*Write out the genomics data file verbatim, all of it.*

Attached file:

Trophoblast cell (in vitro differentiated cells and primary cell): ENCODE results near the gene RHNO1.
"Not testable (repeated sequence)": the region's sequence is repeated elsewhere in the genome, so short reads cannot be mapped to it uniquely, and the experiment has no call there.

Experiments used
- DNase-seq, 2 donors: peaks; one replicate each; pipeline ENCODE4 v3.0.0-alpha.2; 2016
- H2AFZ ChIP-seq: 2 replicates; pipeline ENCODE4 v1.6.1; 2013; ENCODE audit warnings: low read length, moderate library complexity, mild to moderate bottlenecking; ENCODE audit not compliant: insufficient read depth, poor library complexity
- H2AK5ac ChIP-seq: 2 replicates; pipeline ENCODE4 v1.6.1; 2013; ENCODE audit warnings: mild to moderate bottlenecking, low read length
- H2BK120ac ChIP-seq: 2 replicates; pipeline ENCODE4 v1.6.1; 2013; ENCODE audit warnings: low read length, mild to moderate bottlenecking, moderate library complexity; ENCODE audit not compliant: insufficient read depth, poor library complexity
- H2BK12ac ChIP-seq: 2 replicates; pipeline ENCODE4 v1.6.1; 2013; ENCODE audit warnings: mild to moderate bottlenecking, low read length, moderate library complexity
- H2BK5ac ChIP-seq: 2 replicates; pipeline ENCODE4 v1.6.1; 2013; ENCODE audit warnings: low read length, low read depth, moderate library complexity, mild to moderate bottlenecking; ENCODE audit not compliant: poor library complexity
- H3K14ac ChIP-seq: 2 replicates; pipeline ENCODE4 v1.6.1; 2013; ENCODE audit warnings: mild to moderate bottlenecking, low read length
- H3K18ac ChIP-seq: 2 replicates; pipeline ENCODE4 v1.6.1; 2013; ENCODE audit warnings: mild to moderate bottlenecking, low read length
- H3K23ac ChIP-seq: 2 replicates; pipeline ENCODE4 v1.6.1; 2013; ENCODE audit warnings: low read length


Trophoblast cell (in vitro differentiated cells and primary cell): ENCODE results near the gene RHNO1.
"Not testable (repeated sequence)": the region's sequence is repeated elsewhere in the genome, so short reads cannot be mapped to it uniquely, and the experiment has no call there.

Experiments used
- DNase-seq, 2 donors: peaks; one replicate each; pipeline ENCODE4 v3.0.0-alpha.2; 2016
- H2AFZ ChIP-seq: 2 replicates; pipeline ENCODE4 v1.6.1; 2013; ENCODE audit warnings: low read length, moderate library complexity, mild to moderate bottlenecking; ENCODE audit not compliant: insufficient read depth, poor library complexity
- H2AK5ac ChIP-seq: 2 replicates; pipeline ENCODE4 v1.6.1; 2013; ENCODE audit warnings: mild to moderate bottlenecking, low read length
- H2BK120ac ChIP-seq: 2 replicates; pipeline ENCODE4 v1.6.1; 2013; ENCODE audit warnings: low read length, mild to moderate bottlenecking, moderate library complexity; ENCODE audit not compliant: insufficient read depth, poor library complexity
- H2BK12ac ChIP-seq: 2 replicates; pipeline ENCODE4 v1.6.1; 2013; ENCODE audit warnings: mild to moderate bottlenecking, low read length, moderate library complexity
- H2BK5ac ChIP-seq: 2 replicates; pipeline ENCODE4 v1.6.1; 2013; ENCODE audit warnings: low read length, low read depth, moderate library complexity, mild to moderate bottlenecking; ENCODE audit not compliant: poor library complexity
- H3K14ac ChIP-seq: 2 replicates; pipeline ENCODE4 v1.6.1; 2013; ENCODE audit warnings: mild to moderate bottlenecking, low read length
- H3K18ac ChIP-seq: 2 replicates; pipeline ENCODE4 v1.6.1; 2013; ENCODE audit warnings: mild to moderate bottlenecking, low read length
- H3K23ac ChIP-seq: 2 replicates; pipeline ENCODE4 v1.6.1; 2013; ENCODE audit warnings: low read length